Jean: 
So how is that discussion going internally? Is it, tell us a little bit if you could, the dynamics of well, who, how the battle is fought. Because you know, a lot of tech companies, there are those, you know, cool stuff, developers want to develop cool stuff. From what I understand, you're starting to develop things yourself as well and start coding and there is this whole intrinsic desire to add something core to the product that goes out. So at the end of the day, is it more of a data fight? Is it more of a ROI fight? And is there a magic into how to make the teamwork work?

Haley:
Yeah. That's so interesting. It's currently an ROI fight right now on. Oh, I'm just getting this MVP out on time and on budget. We have an amazing team of in house developers and were also working with an outside firm and they're super creative and they come to us with all these ideas, and we have to kind of push back on them and say, "Okay, we love your 100th idea but we need to just do the 50th one right now. We just need to get to, you know, the first couple," because developers are creative too. I mean, they're super creative, they want to build amazing cool stuff but sometimes they can just take too long and be too costly. So it's really important for me to keep the business in mind and what's our core product on this, what's our core delivery on this and make sure that we have that on time.

Haley:
And so I think it helps in those conversations to say we are going to do a second version, we are going to do a V2, we are going to do the V3, so that lets them know like, "Hey we're going to be around to create all this cool stuff you really want to create, but we can't do that right now. We need to get our core offering out, see how people use it, get that feedback and then iterate."

Jean:
What kind of a release cycle do you usually deal with or plan to do?

Haley:
So I would say that I really like the phrase we plan to have a two week release cycle. We're really diligent on that, but sometimes things come up. Best laid plans like they say, something may always happen. So we're currently on a two week release cycle for our core application and that is things going into production clients using it. Before application, we aren't currently releasing anything, but the developers are on a two week cycle just, so we can make sure that we're on time. I will say however, sometimes things come up, we may have to do a patch release, which will make things adjust in our current sprint. And for me what's been really important is communication. I am constantly talking to my developers on what they're doing and then also with the operations team on what's happening if the clients are coming to them with something.

Haley:
So it's really managing all these different communication channels. And then I have to be really diligent and really careful about when I talk to the developers because they work best when they're able to really dig into the code for chunks of time. So I may get something from the operations team that comes in as an emergency and then I have to use my professional judgment. Is it really an emergency? Do I need to derail what this developers working on this afternoon? Or can it wait until the end of the day so that they can finish what they're doing and then start working on this new item that's come in tomorrow morning.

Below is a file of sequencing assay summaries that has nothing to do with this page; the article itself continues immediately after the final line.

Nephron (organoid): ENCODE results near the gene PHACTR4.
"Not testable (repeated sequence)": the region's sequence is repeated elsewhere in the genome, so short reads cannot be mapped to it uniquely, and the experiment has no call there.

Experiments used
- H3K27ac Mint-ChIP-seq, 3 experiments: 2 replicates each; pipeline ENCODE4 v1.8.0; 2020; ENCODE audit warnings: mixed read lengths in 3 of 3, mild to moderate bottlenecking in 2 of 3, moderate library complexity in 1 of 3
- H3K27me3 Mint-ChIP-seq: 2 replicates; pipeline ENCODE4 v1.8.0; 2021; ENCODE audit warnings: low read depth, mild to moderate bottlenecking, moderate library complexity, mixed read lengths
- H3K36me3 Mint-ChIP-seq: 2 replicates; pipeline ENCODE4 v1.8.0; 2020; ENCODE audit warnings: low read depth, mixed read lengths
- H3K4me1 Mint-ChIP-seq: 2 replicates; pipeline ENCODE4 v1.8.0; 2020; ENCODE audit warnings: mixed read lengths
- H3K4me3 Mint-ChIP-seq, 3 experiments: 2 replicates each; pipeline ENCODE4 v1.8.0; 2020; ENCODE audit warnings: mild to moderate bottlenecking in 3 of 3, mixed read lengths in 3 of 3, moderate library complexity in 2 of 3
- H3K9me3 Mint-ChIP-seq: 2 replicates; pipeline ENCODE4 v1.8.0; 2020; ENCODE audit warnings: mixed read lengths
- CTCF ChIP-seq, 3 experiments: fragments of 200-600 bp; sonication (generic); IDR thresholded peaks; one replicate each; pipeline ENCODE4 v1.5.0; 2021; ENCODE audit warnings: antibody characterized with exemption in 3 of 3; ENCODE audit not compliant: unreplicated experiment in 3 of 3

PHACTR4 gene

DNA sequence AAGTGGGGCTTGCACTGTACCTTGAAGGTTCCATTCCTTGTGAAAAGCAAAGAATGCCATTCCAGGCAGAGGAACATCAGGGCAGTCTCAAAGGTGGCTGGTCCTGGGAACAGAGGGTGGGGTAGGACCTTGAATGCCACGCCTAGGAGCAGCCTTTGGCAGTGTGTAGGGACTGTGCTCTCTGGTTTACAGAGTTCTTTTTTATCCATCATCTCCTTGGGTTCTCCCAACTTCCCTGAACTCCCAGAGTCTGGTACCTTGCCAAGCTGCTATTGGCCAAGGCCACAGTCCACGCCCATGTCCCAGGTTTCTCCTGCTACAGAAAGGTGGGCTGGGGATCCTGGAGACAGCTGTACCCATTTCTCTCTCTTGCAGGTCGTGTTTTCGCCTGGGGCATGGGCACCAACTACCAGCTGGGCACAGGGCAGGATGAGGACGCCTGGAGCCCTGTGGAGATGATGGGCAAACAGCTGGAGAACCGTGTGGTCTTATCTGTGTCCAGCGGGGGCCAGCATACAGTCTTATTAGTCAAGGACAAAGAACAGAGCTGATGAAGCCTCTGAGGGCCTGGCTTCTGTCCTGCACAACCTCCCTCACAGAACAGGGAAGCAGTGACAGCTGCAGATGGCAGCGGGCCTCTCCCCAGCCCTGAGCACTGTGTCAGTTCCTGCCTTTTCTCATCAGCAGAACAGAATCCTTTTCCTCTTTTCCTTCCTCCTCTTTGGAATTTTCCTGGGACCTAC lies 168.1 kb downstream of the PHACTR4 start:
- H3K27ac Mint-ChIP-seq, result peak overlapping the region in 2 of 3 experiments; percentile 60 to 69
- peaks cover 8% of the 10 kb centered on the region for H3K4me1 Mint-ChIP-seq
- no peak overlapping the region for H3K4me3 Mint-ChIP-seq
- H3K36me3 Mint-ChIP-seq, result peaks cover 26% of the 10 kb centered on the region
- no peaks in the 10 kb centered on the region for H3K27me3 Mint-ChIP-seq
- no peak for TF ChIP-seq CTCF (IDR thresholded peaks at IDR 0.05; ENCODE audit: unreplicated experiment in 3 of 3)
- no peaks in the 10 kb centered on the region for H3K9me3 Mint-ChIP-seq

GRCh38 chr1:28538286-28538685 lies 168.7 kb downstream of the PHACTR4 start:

Jean:
That sounds fun. And I agree. I have this imagination that the communication, you know, play a big role internally and externally with your users as you move forward. So part of what I was excited about, is that you are dealing with the two very complex topics, payment processing, and logistics. And for many people, including myself, payment processing is a heavy business transactions. Do you deal with a different level of security concerns and data protections and all those things? How does that play out?

Haley:
Yes, we are very heavily regulated both with the payment processing and with our development because we are a subsidiary of a bank. We are held to all of the US standards for our bank.

Jean:
That's interesting, I interviewed some of the UX designers and product people, and they always complain about some of the, you know, user authentication that needs to be built in, because for them it's just more friction, you know, it's a step before you start actually consuming the service and using it, clicking through and things like that. So it's because you deal with a payment processing I was curious about how people feel about adding user authentication here and there and things in that nature.

Haley:
Yeah, absolutely. Now you kind of jogging my memory on some of the things that our core application already does to prevent for us. I mean obviously it's very important that the person who's supposed to be receiving that money receives that money. So one of the things that they had built into before I got here was that you have to claim a relationship. So a broker can't just send a carrier money. That carrier has to log into our portal through two factor authentication, prove they are who they say they are and then claim that relationship with the broker. So it's not like Venmo where you can send money to anyone. You have to have a specific relationship that's been authenticated with that person in order to send or receive money to them.

Time 17:31


Jean: